Looking Overseas for Retirement Income

Long-term potential growth cited--Retirement Plan Advisor, the monthly retirement newsletter for June 2006

Investing in international stocks and bonds has increasingly become par for the course among those seeking to get the best out of the markets for their retirement. Indeed, an exposure to foreign investments is key for anyone who wants to make sure they have a well diversified retirement portfolio, advisors say, and even in light of the recent decline in emerging markets assets (which have yielded superior returns over the past year), individuals--particularly those in their 30s and 40s--would be well served by having a sleeve of their portfolio invested in these instruments.

"If you accept the idea that the effective construction of long-term portfolios requires a collection of poorly correlated assets, then it is necessary to include foreign equities," says Raymond Benton, CFP at Denver, Co.-based Lincoln Financial Advisors. "Foreign bond funds also may add an additional element of diversification to a well balanced bond portfolio, and unhedged funds offer direct exposure to currency risk as well as high yield opportunities."

According to Morningstar data ending May 31, 2005, international equity funds in the U.S. by far outpaced the S&P 500 for the preceding three-year period, while 98.4% of these funds outperformed the benchmark over the prior five years.

"You could have owned the worst of the 1,145 foreign funds and had a better return than the measurement used for average U.S. stock funds," says Matthew Chope, a CFP in Southfield, Minnesota.

That said, Chope also points out that such a run cannot last forever, particularly with respect to emerging markets assets. "We are in the late innings of the performance of emerging market equities versus domestic companies, but even if this is perceived as a riskier asset class, it should still figure as a component of a retirement portfolio," he says.

Why so?

Simply put, emerging markets offer a great deal of growth potential in the long-term as globalization continues, Benton says. Most countries on the path to becoming full-fledged market economies have adopted much more effective macro-fiscal policies, including inflation targeting regimes, flexible exchange rate regimes and more prudent fiscal regimes, and this has strengthened their positions immensely and made them more attractive as investment targets for foreign investors.

But at the same time that globalization has helped increase the potential of many countries, it has also served to make the world a flatter place, and to render markets more intertwined, thereby reducing to a certain extent the potential for high returns. For this reason, advisors like Hemant Singh, founder of New York-based Private Wealth Management, are increasingly encouraging their clients to look at countries like India and Brazil, which although an important part of the global economy in terms of the goods and services that they provide, are growing organically and from within, rather than in function of demand for what they provide from the more developed nations.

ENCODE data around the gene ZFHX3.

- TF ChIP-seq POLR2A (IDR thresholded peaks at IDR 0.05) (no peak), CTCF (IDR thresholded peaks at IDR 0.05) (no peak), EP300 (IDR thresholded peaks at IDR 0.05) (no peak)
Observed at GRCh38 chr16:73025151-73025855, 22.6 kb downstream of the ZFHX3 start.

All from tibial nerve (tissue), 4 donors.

"These are unique markets where it seems to me that multinationals are not the cause of the local growth," Singh says. "India is an organic economy in the sense that India itself can make and then eat what it makes without very much help from the outside. By contrast, China is totally dependent on the rest of the world consuming its products. As for Brazil, it is very rich in natural gas and coal and is becoming a net exporter of its resources."

Having access to India and Brazil is important, Singh says, as they offer investors an alpha opportunity to benefit from their growth directly without an overlap in other more established economies.

Overall, though, advisors still recommend that international assets, particularly emerging markets stocks and bonds, remain a small part of an overall portfolio, serving to enhance and complement, rather than to define. Emerging markets are the most susceptible to downturns in the global economy, Benton says, and now, with fears of inflation once again rife, these markets would be the first to suffer if interest rates were to rise and there should be an ensuing flight to quality.

Commodity prices have also been at record highs, and many emerging market nations that are commodity producers have benefited from this. Should prices fall, these same countries would suffer, and market volatility would increase.

"Because emerging markets can be very volatile, as we once again recently discovered, the exposure should generally be limited to 5% or 10% of investment assets," Benton says.

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